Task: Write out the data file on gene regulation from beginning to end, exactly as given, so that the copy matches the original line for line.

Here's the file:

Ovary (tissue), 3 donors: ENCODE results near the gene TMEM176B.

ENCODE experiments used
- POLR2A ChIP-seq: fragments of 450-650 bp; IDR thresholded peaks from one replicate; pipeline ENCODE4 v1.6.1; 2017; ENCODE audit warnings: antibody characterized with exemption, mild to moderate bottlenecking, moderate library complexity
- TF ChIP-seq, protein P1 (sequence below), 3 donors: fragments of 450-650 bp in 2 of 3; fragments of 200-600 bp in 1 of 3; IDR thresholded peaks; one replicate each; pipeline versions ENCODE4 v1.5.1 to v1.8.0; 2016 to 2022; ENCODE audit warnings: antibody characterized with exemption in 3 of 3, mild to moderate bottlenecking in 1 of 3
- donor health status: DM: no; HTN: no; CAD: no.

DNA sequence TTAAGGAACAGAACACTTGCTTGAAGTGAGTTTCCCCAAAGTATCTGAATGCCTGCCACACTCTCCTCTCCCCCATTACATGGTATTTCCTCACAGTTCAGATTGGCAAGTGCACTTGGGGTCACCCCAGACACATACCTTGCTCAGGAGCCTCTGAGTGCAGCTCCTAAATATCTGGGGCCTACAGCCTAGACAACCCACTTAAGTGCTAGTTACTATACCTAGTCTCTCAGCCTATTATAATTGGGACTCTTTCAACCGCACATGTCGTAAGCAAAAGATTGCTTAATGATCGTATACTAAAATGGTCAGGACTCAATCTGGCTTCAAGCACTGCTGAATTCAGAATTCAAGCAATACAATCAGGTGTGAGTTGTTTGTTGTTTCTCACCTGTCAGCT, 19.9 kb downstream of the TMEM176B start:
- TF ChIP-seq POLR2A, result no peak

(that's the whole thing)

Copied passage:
Ovary (tissue), 3 donors: ENCODE results near the gene TMEM176B.

ENCODE experiments used
- POLR2A ChIP-seq: fragments of 450-650 bp; IDR thresholded peaks from one replicate; pipeline ENCODE4 v1.6.1; 2017; ENCODE audit warnings: antibody characterized with exemption, mild to moderate bottlenecking, moderate library complexity
- TF ChIP-seq, protein P1 (sequence below), 3 donors: fragments of 450-650 bp in 2 of 3; fragments of 200-600 bp in 1 of 3; IDR thresholded peaks; one replicate each; pipeline versions ENCODE4 v1.5.1 to v1.8.0; 2016 to 2022; ENCODE audit warnings: antibody characterized with exemption in 3 of 3, mild to moderate bottlenecking in 1 of 3
- donor health status: DM: no; HTN: no; CAD: no.

DNA sequence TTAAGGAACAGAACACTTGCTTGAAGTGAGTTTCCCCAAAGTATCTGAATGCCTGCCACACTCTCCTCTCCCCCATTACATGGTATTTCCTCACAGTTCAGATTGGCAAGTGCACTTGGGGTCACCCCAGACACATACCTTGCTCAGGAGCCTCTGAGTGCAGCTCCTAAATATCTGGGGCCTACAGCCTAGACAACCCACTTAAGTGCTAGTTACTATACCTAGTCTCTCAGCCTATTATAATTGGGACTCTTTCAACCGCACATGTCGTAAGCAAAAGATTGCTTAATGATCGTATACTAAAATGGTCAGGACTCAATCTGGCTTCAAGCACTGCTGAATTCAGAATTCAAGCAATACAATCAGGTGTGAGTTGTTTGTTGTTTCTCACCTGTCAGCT, 19.9 kb downstream of the TMEM176B start:
- TF ChIP-seq POLR2A, result no peak